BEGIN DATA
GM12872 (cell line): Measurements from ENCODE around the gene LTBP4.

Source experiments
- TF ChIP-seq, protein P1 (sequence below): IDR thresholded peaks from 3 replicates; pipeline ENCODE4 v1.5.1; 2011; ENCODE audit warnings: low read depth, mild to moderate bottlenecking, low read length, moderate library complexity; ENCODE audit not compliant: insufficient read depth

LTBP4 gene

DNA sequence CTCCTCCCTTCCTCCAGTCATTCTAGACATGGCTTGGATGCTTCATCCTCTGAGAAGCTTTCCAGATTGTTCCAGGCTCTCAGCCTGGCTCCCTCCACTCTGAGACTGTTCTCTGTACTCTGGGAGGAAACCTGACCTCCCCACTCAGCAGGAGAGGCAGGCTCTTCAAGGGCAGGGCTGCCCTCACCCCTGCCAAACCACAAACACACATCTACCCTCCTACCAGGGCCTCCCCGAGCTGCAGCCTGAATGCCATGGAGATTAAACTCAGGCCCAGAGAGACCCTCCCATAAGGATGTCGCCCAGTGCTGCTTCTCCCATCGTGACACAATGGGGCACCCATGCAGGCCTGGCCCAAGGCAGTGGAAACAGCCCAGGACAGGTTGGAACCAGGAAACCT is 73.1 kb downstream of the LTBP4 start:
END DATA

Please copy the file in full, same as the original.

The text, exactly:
GM12872 (cell line): Measurements from ENCODE around the gene LTBP4.

Source experiments
- TF ChIP-seq, protein P1 (sequence below): IDR thresholded peaks from 3 replicates; pipeline ENCODE4 v1.5.1; 2011; ENCODE audit warnings: low read depth, mild to moderate bottlenecking, low read length, moderate library complexity; ENCODE audit not compliant: insufficient read depth

LTBP4 gene

DNA sequence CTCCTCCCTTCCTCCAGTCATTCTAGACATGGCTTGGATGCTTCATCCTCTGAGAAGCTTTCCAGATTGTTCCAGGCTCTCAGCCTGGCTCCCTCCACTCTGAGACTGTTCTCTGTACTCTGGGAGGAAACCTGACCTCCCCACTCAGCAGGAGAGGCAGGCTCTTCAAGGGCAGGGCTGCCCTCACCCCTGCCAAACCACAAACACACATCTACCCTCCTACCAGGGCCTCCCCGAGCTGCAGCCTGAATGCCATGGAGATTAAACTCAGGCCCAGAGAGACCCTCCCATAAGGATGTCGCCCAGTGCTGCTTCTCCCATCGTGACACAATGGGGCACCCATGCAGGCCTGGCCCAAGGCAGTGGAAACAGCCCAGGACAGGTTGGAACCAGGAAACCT is 73.1 kb downstream of the LTBP4 start: